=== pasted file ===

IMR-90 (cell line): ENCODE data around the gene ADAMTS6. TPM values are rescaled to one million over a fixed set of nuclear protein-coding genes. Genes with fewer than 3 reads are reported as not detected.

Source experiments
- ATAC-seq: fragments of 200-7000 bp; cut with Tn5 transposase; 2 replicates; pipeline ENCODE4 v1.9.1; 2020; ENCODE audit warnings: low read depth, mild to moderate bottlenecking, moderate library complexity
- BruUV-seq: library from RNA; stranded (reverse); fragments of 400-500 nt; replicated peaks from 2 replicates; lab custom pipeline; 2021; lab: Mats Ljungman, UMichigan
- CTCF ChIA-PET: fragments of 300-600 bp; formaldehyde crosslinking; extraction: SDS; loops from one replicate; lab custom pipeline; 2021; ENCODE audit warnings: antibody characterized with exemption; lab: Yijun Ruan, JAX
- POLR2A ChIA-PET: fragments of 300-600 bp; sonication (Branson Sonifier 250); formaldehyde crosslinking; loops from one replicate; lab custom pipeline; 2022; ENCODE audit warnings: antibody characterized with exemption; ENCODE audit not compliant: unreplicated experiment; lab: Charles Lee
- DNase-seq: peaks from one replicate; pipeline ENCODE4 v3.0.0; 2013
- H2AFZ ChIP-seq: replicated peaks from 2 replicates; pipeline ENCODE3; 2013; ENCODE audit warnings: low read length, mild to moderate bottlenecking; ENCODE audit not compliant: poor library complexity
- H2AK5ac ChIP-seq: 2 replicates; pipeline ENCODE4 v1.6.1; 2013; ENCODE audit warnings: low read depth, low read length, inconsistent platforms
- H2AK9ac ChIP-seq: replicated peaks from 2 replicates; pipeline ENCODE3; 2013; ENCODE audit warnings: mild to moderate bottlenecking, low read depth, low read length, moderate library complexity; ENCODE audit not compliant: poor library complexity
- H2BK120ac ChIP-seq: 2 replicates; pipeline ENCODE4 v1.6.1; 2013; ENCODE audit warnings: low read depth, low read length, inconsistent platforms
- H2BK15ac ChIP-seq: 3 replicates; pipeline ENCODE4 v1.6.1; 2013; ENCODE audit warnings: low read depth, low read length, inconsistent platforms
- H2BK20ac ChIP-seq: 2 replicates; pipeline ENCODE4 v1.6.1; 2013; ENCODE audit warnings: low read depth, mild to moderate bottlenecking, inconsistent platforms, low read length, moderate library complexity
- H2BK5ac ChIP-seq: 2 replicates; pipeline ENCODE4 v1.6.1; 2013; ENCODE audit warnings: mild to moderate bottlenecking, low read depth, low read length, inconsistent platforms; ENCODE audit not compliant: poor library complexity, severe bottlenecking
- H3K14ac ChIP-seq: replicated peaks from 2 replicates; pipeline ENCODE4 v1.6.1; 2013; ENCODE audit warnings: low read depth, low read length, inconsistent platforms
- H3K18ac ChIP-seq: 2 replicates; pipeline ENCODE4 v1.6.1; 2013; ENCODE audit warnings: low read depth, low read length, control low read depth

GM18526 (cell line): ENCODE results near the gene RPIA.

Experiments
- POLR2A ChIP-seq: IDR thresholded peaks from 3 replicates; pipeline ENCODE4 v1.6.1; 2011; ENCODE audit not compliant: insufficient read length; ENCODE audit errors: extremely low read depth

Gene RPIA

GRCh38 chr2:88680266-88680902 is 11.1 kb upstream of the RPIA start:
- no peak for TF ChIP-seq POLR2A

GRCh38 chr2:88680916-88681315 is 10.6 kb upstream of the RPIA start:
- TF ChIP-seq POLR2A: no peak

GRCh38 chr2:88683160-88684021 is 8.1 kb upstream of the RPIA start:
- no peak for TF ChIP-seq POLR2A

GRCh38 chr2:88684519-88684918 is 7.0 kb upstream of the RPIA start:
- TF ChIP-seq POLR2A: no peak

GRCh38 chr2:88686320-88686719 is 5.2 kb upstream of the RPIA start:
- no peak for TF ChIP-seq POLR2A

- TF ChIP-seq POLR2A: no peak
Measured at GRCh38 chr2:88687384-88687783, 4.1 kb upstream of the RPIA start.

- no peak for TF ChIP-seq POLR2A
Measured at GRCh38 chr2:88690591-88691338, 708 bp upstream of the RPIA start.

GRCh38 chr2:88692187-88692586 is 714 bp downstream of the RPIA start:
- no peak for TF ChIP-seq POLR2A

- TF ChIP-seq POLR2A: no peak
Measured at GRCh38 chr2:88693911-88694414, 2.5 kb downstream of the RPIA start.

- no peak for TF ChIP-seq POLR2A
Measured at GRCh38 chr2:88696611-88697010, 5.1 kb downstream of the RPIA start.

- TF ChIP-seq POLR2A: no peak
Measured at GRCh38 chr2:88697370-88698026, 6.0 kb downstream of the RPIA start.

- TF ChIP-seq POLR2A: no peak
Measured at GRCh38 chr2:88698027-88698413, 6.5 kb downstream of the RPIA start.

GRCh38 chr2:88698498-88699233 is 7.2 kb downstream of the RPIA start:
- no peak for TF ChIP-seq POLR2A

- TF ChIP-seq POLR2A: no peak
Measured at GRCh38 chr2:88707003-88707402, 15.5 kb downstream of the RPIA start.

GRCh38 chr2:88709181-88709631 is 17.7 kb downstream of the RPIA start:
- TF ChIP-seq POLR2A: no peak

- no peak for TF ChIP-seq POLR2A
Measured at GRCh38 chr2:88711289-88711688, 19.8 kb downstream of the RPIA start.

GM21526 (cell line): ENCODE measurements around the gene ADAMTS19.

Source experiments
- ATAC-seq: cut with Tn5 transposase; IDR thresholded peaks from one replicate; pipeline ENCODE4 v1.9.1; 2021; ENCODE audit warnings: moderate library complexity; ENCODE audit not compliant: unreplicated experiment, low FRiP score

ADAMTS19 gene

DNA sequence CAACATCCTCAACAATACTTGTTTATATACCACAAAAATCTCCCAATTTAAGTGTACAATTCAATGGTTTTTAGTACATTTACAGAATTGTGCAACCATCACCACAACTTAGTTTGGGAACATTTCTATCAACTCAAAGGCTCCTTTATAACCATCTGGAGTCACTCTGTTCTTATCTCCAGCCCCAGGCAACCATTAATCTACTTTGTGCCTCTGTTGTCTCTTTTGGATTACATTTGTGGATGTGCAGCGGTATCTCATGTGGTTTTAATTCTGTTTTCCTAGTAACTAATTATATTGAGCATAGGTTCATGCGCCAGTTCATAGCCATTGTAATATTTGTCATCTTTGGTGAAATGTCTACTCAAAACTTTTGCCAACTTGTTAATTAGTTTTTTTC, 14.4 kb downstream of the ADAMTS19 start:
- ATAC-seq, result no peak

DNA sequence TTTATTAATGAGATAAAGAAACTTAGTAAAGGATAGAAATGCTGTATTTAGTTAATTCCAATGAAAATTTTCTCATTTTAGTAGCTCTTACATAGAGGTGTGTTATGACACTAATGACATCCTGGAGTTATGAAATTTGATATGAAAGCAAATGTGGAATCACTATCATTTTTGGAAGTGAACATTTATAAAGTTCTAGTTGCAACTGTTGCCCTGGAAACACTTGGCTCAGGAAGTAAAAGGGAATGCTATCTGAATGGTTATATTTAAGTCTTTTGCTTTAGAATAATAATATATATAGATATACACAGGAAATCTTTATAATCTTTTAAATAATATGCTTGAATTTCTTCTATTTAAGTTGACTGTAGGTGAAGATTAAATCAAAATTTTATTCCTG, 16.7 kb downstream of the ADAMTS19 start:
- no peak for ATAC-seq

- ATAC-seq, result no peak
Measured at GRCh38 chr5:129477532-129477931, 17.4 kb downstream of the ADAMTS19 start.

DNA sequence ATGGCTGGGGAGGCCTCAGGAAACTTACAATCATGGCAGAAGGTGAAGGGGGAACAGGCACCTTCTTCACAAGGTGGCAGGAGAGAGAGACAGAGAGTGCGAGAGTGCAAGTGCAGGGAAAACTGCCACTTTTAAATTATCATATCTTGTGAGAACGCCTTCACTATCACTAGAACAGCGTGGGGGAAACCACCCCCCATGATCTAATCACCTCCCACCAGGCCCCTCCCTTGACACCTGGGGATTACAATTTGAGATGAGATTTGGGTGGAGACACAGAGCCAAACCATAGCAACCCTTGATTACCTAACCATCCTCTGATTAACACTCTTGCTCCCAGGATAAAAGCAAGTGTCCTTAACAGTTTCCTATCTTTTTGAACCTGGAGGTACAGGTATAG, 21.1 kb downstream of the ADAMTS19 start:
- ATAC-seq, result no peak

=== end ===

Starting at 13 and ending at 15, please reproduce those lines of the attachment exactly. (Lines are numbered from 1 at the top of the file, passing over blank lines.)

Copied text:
- H2BK20ac ChIP-seq: 2 replicates; pipeline ENCODE4 v1.6.1; 2013; ENCODE audit warnings: low read depth, mild to moderate bottlenecking, inconsistent platforms, low read length, moderate library complexity
- H2BK5ac ChIP-seq: 2 replicates; pipeline ENCODE4 v1.6.1; 2013; ENCODE audit warnings: mild to moderate bottlenecking, low read depth, low read length, inconsistent platforms; ENCODE audit not compliant: poor library complexity, severe bottlenecking
- H3K14ac ChIP-seq: replicated peaks from 2 replicates; pipeline ENCODE4 v1.6.1; 2013; ENCODE audit warnings: low read depth, low read length, inconsistent platforms